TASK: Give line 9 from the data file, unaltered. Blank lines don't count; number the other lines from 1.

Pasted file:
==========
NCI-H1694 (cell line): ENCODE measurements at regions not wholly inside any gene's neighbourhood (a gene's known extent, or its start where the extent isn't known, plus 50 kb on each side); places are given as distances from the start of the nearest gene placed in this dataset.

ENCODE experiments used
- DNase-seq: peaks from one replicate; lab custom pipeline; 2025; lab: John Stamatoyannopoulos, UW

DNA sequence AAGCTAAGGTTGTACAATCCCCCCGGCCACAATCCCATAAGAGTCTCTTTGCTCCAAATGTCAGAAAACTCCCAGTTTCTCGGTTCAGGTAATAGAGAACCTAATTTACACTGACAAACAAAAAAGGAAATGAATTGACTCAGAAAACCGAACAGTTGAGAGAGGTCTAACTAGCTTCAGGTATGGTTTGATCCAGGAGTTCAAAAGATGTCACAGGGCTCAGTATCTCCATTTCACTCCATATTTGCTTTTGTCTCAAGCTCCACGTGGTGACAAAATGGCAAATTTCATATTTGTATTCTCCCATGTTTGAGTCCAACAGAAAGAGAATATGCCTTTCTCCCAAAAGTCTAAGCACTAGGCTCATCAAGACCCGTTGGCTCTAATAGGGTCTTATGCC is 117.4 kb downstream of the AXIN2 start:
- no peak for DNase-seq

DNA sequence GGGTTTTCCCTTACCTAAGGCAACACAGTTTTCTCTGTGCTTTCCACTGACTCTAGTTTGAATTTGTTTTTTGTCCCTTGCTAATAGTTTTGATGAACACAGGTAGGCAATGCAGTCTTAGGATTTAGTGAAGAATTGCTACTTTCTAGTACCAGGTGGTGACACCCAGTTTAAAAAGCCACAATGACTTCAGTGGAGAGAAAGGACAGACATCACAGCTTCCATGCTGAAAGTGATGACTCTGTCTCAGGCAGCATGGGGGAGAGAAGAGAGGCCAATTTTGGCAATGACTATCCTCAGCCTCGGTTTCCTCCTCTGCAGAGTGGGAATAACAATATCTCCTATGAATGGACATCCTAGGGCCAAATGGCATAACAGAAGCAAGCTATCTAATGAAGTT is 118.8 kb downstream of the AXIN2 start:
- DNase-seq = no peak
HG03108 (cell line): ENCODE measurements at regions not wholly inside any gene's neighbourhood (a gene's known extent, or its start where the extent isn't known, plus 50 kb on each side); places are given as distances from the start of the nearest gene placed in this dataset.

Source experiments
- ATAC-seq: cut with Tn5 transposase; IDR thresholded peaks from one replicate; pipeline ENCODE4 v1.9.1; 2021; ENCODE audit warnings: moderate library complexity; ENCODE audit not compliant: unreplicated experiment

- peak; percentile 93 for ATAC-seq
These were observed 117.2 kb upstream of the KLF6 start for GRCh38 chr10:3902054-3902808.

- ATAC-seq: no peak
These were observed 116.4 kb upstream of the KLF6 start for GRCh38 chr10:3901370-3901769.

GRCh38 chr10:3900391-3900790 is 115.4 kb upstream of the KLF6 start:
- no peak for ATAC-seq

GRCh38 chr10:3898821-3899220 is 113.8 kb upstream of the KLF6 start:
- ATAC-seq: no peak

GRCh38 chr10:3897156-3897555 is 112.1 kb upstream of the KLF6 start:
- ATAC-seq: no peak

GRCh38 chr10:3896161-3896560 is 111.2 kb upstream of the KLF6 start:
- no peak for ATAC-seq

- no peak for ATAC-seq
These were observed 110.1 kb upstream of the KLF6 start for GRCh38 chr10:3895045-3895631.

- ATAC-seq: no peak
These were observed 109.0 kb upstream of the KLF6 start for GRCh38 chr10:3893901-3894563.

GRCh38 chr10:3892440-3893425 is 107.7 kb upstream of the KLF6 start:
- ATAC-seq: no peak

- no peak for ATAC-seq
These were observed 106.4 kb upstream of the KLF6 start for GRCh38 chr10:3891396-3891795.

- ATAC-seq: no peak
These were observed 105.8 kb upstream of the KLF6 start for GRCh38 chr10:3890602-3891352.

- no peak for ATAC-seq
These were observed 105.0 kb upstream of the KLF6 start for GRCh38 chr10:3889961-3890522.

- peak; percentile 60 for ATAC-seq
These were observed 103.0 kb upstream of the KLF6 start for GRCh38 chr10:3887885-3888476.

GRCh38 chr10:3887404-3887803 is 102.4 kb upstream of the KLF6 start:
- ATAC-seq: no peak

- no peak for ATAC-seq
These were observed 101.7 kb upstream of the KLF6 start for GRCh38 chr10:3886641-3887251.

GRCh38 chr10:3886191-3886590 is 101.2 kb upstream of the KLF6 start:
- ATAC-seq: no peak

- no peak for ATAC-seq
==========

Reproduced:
Source experiments